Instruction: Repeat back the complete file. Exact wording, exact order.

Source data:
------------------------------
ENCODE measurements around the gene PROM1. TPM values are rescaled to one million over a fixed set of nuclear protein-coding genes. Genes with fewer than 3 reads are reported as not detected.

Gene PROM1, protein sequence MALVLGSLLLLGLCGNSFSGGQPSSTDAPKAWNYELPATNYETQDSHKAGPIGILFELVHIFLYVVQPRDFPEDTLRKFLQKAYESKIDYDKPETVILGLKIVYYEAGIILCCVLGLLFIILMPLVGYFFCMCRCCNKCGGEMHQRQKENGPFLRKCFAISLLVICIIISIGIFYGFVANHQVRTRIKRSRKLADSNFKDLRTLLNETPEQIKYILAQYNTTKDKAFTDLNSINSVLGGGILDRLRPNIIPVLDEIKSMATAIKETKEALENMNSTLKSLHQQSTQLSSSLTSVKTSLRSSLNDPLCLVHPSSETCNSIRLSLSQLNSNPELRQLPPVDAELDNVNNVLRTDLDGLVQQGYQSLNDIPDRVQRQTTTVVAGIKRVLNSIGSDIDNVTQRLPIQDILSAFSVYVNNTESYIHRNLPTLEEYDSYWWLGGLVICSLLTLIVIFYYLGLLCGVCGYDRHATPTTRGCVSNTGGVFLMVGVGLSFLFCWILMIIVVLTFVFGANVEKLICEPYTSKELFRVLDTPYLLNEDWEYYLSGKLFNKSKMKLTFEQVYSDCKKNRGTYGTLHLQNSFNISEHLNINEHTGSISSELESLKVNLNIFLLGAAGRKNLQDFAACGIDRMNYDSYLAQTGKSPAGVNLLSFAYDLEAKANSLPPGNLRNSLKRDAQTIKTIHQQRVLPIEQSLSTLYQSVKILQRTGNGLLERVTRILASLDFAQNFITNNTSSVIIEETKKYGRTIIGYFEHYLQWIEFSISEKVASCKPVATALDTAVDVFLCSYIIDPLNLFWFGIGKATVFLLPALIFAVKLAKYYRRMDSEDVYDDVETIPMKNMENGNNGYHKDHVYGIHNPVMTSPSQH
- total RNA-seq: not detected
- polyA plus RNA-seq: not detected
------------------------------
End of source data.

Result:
ENCODE measurements around the gene PROM1. TPM values are rescaled to one million over a fixed set of nuclear protein-coding genes. Genes with fewer than 3 reads are reported as not detected.

Gene PROM1, protein sequence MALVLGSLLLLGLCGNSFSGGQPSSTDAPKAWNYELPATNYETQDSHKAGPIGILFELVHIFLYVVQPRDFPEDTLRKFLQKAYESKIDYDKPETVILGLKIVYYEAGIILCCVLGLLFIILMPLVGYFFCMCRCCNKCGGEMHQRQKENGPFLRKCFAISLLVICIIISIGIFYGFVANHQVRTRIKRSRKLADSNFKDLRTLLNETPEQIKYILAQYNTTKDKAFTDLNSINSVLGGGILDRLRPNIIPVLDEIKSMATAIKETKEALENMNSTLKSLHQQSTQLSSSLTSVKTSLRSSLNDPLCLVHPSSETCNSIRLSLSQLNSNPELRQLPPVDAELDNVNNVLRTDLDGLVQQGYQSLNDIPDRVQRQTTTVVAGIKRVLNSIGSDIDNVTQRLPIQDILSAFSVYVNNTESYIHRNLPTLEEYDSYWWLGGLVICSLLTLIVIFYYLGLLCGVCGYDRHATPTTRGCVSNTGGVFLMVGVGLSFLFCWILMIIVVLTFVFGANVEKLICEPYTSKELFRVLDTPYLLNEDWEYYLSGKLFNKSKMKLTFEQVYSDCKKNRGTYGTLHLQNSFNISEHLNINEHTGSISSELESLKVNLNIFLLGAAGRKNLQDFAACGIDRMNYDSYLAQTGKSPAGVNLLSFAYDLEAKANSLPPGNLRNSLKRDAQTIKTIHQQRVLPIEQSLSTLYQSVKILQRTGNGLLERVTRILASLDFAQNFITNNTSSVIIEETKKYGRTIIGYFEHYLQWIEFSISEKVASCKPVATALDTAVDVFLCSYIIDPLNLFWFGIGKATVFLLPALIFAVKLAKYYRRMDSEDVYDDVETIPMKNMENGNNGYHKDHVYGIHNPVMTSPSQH
- total RNA-seq: not detected
- polyA plus RNA-seq: not detected